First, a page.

With the highly contagious Omicron variant driving a nationwide surge in coronavirus cases and hospitalizations, the discussion over the most effective face coverings to stave off infection has again been elevated in the headlines.
Between its apparent ability to evade immunity to a greater degree than previous mutations of the virus to warnings from public health experts that “just about everybody” will become infected with the variant, Omicron has fueled a manhunt for the most optimal protection.
But shifting guidance and shady online retailers marketing masks that turn out to be counterfeit have left many scratching their heads. Here we try to break down some of the most common questions surrounding masks — from learning how to detect frauds to knowing when to toss them out.
What kind of masks are experts recommending?
The arrival of the fast-spreading Omicron variant, which now constitutes more than 98 percent of cases in the country, has spurred public health experts to recommend that people switch their face coverings to a three-layer surgical mask, KN95, KF94, or N95 respirator.
According to a graphic from the Centers for Disease Control and Prevention, surgical masks and respirators have some key differences.
While a surgical mask, for instance, does not provide the wearer “with a reliable level of protection from inhaling smaller airborne particles,” an N95 respirator filters out at least 95 percent “of airborne particles including large and small particles.” Both offer others protection from the wearer’s respiratory emissions.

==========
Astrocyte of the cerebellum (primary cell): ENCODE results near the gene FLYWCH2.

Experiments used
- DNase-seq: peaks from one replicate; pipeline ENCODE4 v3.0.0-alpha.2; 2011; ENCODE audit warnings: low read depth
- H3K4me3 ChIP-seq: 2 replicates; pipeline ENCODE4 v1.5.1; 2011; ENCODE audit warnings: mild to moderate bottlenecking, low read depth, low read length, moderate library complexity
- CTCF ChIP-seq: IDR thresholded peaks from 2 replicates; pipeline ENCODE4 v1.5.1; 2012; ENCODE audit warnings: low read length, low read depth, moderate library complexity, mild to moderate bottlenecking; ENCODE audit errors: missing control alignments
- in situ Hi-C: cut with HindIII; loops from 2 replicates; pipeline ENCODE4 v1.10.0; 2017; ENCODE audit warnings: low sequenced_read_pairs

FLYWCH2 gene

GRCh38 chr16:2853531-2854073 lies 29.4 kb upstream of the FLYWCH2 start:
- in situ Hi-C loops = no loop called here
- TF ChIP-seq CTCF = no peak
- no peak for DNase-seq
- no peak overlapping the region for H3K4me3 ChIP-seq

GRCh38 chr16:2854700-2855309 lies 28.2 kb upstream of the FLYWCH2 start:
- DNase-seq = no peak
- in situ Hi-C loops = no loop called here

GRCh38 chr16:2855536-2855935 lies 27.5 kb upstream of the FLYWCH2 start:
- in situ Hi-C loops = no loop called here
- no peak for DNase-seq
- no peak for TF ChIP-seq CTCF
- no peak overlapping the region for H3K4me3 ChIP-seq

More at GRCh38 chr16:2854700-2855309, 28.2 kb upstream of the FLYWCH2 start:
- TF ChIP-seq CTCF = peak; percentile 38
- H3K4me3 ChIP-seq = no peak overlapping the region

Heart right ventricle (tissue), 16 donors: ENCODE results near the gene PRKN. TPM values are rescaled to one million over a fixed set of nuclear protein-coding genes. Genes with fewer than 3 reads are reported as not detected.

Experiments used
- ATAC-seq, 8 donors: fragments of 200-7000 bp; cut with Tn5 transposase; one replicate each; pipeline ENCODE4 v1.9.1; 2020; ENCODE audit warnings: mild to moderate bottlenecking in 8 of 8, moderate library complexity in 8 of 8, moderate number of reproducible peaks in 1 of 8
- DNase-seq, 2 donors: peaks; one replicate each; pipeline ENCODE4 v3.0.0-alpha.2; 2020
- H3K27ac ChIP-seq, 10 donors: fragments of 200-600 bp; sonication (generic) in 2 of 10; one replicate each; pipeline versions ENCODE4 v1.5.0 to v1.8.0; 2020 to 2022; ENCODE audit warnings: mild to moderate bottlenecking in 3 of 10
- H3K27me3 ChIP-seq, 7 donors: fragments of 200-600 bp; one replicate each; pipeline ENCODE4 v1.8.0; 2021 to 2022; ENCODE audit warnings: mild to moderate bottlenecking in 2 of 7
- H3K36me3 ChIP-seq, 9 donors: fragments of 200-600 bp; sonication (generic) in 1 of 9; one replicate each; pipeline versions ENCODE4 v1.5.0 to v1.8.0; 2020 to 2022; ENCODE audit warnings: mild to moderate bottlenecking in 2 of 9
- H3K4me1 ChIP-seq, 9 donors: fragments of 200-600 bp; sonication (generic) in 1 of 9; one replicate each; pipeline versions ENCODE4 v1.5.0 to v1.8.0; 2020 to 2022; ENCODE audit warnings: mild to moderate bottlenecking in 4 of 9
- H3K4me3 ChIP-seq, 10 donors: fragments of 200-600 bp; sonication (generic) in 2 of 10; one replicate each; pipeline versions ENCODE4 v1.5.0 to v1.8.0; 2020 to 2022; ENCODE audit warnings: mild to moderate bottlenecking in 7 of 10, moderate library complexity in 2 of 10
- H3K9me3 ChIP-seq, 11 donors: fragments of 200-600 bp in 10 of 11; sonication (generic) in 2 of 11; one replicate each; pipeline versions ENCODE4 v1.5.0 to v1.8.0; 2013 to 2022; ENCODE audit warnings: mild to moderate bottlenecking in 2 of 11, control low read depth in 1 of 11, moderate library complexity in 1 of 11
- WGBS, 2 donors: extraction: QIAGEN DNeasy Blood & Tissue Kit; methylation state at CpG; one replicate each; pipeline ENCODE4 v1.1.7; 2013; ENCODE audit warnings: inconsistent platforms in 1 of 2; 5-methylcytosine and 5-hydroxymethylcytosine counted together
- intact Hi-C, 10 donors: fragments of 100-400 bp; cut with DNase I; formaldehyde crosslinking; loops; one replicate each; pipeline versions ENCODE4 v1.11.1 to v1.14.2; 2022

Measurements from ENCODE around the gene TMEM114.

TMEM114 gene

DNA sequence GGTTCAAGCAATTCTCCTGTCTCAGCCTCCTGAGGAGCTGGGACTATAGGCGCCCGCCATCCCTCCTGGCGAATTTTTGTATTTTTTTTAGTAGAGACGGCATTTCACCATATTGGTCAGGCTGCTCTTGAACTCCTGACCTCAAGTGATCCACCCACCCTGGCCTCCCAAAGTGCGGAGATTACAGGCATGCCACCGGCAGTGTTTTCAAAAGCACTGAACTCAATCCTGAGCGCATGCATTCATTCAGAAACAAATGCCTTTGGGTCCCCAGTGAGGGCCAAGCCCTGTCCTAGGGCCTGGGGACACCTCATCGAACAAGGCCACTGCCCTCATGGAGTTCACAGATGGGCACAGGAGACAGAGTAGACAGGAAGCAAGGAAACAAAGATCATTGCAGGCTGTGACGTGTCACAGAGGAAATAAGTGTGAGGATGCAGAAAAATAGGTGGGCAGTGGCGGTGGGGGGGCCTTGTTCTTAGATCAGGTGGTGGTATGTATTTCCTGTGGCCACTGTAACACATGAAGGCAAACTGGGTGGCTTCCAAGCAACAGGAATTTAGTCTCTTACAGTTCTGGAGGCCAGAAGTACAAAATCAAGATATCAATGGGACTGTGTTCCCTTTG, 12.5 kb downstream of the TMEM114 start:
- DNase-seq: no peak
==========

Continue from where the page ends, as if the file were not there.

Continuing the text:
While KN95s are made and tested in China, KF94s are manufactured in South Korea. KN95s masks are considered to be the Chinese equivalent to N95s — they are made of the “same synthetic material and [also] filter out and capture 95 percent of particles in the air,” Dr. Ravina Kullar, an infectious disease specialist, told the Strategist. She added that the “KF” in KF94 stands for “Korean filter” and that the 94 represents its 94 percent filtration efficacy.
Cloth masks, meanwhile, are only able to filter larger droplets, according to the Johns Hopkins Bloomberg School of Public Health.
It is also particularly important that the mask fits well as gaps between the mask and face may provide an opportunity for the virus to enter. The University of Washington has listed a number of steps to help prevent airborne particles and respiratory droplets from leaking in or out of the mask.
Where can these masks be found?
One of the ways to identify the right mask to buy is to check a list of respirators that have been approved by the National Institute for Occupational Safety and Health. Links to the manufacturers are also provided.
Some may be quick to jump online and make the first purchase they can find. But before you buy anything, particularly on websites you are unfamiliar with, the CDC has provided a number of tips for spotting counterfeit respirators.
Possible warning signs to look out for include listings that claim to be “legitimate” or “genuine” and any poor grammar or typos. If you are able, also take a close look at any reviews posted and the transaction history.